Baroque music : fascinating modern current

Baroque music – The term Baroque indicates the set of stylistic trends that have marked architecture, painting, sculpture, poetry, music and literature between the seventeenth and eighteenth centuries.

In the specific field of music, it is difficult to mark a clear line of demarcation that marks the beginning and the end, since the Baroque in music can be understood as a development of ideas already present during the late Renaissance.


In any case, it is an intense and interesting historical, artistic and cultural period, which has involved most of the European countries and, in particular, Italy; It is here, in fact, that baroque music originated thanks to the work and dedication of composers of the caliber of Claudio Monteverdi and it is from here that, subsequently, began to expand in the rest of the continent through the emigration of artists and musicians.

Even today, when we speak of “baroque music” we refer to all musical genres that have evolved since the end of Renaissance music and the birth of the style first gallant and then classical, in a period of time roughly between 1600 and 1750. The name, however, is not entirely accurate and the first to talk about it was the musicologist Manfred Bukofzer who, in 1947, in his book “Music in the Baroque Era from Monteverdi to Bach” made a more precise distinction between the three great styles that marked Western music between the late seventeenth and the first half of the eighteenth century:

  • the Italian concertante style;
  • the German counterpoint style;
  • the French instrumental style.

For this reason, experts prefer to speak more of “seventeenth century music” and not of “baroque music”, taking into account also the large number and wide variety of ideologies, trends, customs and traditions of the centuries in question.


The best known Italian composers of baroque music

In any case, one aspect remains unchanged: baroque music is Italian, therefore it owes its fame and its notoriety to the extraordinary Italian composers who allowed not only its birth, but also its success abroad, making it so memorable that it is practically unchanged today. Here are the 5 most important artists:

Claudio Giovanni Antonio Monteverdi was born in Cremona in 1567 and, with his artistic activity, has clearly marked the transition from Renaissance music to Baroque music and is fully one of the main innovators of musical language.

Claudio Monteverdi

Monteverdi’s career began at the court of Mantua, and then continued in the Republic of Venice; most of his works were unfortunately lost, but nine books of madrigals, religious works and three complete operas survived. The most important is certainly L’Orfeo, especially because it is the first example of Baroque music, from which the following will take inspiration.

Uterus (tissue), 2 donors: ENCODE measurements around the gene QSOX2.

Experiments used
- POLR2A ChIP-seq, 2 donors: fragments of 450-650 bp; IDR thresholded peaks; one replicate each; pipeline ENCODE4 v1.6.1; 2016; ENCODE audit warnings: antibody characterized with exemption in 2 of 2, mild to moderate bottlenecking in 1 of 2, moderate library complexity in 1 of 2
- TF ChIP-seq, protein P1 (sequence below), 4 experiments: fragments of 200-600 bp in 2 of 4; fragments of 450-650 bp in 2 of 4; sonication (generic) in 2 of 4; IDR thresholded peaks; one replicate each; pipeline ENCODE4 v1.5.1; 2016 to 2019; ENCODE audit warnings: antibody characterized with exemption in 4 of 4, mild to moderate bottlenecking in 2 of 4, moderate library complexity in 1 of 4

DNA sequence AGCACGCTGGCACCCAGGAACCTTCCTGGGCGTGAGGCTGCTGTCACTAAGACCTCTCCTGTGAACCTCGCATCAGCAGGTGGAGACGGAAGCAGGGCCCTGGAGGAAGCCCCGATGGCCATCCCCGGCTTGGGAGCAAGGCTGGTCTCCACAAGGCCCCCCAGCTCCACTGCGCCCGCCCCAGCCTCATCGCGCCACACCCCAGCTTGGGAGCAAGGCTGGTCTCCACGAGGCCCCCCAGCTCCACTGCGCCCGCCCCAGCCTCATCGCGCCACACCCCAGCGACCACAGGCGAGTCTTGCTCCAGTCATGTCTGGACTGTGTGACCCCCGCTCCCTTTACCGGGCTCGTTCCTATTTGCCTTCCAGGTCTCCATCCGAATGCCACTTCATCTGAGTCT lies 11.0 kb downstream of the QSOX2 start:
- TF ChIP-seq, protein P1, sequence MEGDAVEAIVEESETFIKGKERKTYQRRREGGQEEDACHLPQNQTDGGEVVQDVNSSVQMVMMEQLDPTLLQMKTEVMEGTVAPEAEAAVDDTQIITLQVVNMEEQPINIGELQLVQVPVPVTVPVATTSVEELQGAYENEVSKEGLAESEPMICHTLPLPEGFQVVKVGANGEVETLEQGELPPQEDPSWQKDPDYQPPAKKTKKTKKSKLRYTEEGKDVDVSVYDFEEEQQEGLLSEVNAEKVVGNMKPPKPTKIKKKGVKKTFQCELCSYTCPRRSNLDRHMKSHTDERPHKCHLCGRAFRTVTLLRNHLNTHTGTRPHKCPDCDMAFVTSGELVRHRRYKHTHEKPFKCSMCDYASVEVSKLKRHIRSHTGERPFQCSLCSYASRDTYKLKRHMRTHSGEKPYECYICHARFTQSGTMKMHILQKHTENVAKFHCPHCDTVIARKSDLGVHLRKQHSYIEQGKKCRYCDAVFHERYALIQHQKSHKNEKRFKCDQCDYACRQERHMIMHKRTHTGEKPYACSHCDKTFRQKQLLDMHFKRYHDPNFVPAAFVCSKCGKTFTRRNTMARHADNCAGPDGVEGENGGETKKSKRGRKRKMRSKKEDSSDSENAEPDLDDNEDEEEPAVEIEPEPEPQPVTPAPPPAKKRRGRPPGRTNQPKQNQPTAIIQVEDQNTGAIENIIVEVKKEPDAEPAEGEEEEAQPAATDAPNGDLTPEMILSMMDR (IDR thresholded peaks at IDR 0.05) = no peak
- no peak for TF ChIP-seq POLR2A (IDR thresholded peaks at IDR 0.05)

Alessandro Scarlatti

Alessandro Scarlatti, originally from Palermo, was among the most famous Italian composers of baroque music, as well as among the leading exponents of the Neapolitan music school. Nicknamed “the Italian Orpheus”, he lived his career between Naples and Rome, where he gave life to much of his production. His works are known all over the world and have inspired the compositions of Cesti, Cavalli, Carissimi, Legrenzi and many other musicians who have worked after him. In addition, he was the creator of the Italian overture in three movements, the sonata in four parts and the technique of motion development.

But not only that: it was a great source of inspiration for the musical theater of his time, also touching other musical genres such as the big concert, the oratorio alla cantata and the motet of the mass.


Antonio Lucio Vivaldi, born in Venice in 1678, is among the Italian composers and violinists who best represented the musical baroque. Despite being a priest, for health reasons he was never able to celebrate Mass, thus devoting himself to music and composition.

Vivaldi is still considered the most important, influential and original Italian musician of his time, also because he contributed to the development of the concert (especially the solo one) and the technique of violin and orchestration. Among his compositions there are also concerts, sonatas and sacred pieces, but the most important remain undoubtedly “The four seasons”.


His work is very limited, since it corresponds to only six collections published but, despite this, has been very successful in Europe and has been an example for the artists who have succeeded him. In particular, Corelli was deeply admired for his balance and refinement, as well as for his sumptuous and original harmonies; his textures are majestically theatrical and his polyphony decidedly clear and melodious, all characteristics and qualities much appreciated by supporters of the classic ideals.

Over the course of his life, Corelli has taken on the role of conductor and soloist violinist at performances of operas and oratorios and it is thanks to him that the violin has found a privileged place among the most prestigious solo instruments. Courted by numerous courts, he was also admitted to the most important artistic society of the time, namely the Academy of Arcadia.

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